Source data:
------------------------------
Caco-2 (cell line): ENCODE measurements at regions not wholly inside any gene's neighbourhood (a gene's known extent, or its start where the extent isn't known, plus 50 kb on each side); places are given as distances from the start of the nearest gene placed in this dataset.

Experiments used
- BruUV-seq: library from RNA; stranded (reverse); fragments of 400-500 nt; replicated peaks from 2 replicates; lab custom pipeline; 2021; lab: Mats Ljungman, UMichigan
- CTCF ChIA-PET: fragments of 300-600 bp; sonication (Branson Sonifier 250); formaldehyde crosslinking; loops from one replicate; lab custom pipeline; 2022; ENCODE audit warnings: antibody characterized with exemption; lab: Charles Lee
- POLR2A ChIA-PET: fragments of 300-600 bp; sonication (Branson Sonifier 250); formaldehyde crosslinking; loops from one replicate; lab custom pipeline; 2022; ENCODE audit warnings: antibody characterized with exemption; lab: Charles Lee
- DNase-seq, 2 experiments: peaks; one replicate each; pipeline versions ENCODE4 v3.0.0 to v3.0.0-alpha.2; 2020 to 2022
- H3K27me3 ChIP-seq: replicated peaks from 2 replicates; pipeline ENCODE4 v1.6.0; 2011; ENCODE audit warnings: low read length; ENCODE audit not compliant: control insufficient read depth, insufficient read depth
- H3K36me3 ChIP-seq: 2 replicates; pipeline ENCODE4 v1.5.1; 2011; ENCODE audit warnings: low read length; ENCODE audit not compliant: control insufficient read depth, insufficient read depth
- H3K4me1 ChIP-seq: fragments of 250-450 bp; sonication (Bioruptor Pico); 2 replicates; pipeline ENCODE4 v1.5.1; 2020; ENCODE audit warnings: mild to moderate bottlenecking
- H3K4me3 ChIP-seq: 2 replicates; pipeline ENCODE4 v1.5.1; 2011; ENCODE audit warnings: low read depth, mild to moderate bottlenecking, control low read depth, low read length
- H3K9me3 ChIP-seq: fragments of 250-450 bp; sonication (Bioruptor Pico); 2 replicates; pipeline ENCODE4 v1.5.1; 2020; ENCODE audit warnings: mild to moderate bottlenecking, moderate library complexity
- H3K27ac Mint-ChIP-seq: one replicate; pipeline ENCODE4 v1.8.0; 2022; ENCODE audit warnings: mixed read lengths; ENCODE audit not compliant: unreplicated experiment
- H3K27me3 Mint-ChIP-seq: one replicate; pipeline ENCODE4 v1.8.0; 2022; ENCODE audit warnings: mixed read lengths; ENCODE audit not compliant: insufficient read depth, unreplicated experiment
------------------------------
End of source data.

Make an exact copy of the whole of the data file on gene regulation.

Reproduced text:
Caco-2 (cell line): ENCODE measurements at regions not wholly inside any gene's neighbourhood (a gene's known extent, or its start where the extent isn't known, plus 50 kb on each side); places are given as distances from the start of the nearest gene placed in this dataset.

Experiments used
- BruUV-seq: library from RNA; stranded (reverse); fragments of 400-500 nt; replicated peaks from 2 replicates; lab custom pipeline; 2021; lab: Mats Ljungman, UMichigan
- CTCF ChIA-PET: fragments of 300-600 bp; sonication (Branson Sonifier 250); formaldehyde crosslinking; loops from one replicate; lab custom pipeline; 2022; ENCODE audit warnings: antibody characterized with exemption; lab: Charles Lee
- POLR2A ChIA-PET: fragments of 300-600 bp; sonication (Branson Sonifier 250); formaldehyde crosslinking; loops from one replicate; lab custom pipeline; 2022; ENCODE audit warnings: antibody characterized with exemption; lab: Charles Lee
- DNase-seq, 2 experiments: peaks; one replicate each; pipeline versions ENCODE4 v3.0.0 to v3.0.0-alpha.2; 2020 to 2022
- H3K27me3 ChIP-seq: replicated peaks from 2 replicates; pipeline ENCODE4 v1.6.0; 2011; ENCODE audit warnings: low read length; ENCODE audit not compliant: control insufficient read depth, insufficient read depth
- H3K36me3 ChIP-seq: 2 replicates; pipeline ENCODE4 v1.5.1; 2011; ENCODE audit warnings: low read length; ENCODE audit not compliant: control insufficient read depth, insufficient read depth
- H3K4me1 ChIP-seq: fragments of 250-450 bp; sonication (Bioruptor Pico); 2 replicates; pipeline ENCODE4 v1.5.1; 2020; ENCODE audit warnings: mild to moderate bottlenecking
- H3K4me3 ChIP-seq: 2 replicates; pipeline ENCODE4 v1.5.1; 2011; ENCODE audit warnings: low read depth, mild to moderate bottlenecking, control low read depth, low read length
- H3K9me3 ChIP-seq: fragments of 250-450 bp; sonication (Bioruptor Pico); 2 replicates; pipeline ENCODE4 v1.5.1; 2020; ENCODE audit warnings: mild to moderate bottlenecking, moderate library complexity
- H3K27ac Mint-ChIP-seq: one replicate; pipeline ENCODE4 v1.8.0; 2022; ENCODE audit warnings: mixed read lengths; ENCODE audit not compliant: unreplicated experiment
- H3K27me3 Mint-ChIP-seq: one replicate; pipeline ENCODE4 v1.8.0; 2022; ENCODE audit warnings: mixed read lengths; ENCODE audit not compliant: insufficient read depth, unreplicated experiment